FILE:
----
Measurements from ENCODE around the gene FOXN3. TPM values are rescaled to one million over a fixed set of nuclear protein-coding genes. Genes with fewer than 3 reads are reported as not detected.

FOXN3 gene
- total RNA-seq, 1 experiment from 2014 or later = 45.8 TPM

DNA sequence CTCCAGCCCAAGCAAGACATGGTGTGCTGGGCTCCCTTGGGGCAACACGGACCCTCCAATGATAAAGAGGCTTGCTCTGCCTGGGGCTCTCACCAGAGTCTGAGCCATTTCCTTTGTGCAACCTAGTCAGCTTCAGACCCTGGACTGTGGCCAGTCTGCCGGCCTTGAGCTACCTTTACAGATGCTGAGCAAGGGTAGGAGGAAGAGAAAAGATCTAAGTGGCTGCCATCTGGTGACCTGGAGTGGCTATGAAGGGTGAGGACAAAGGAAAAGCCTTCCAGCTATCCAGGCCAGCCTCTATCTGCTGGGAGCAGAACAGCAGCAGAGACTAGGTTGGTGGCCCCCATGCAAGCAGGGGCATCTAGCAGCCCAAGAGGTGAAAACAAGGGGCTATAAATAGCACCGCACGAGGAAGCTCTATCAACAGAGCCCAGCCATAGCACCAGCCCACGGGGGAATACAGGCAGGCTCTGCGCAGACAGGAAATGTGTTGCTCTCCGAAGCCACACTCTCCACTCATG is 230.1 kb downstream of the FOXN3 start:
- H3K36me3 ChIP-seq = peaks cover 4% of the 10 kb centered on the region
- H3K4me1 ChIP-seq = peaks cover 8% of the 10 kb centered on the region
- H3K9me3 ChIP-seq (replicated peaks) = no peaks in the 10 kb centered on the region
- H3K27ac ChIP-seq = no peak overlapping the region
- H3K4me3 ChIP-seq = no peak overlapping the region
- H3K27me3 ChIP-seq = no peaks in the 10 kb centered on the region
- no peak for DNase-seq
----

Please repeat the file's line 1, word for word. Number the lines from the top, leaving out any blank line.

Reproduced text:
Measurements from ENCODE around the gene FOXN3. TPM values are rescaled to one million over a fixed set of nuclear protein-coding genes. Genes with fewer than 3 reads are reported as not detected.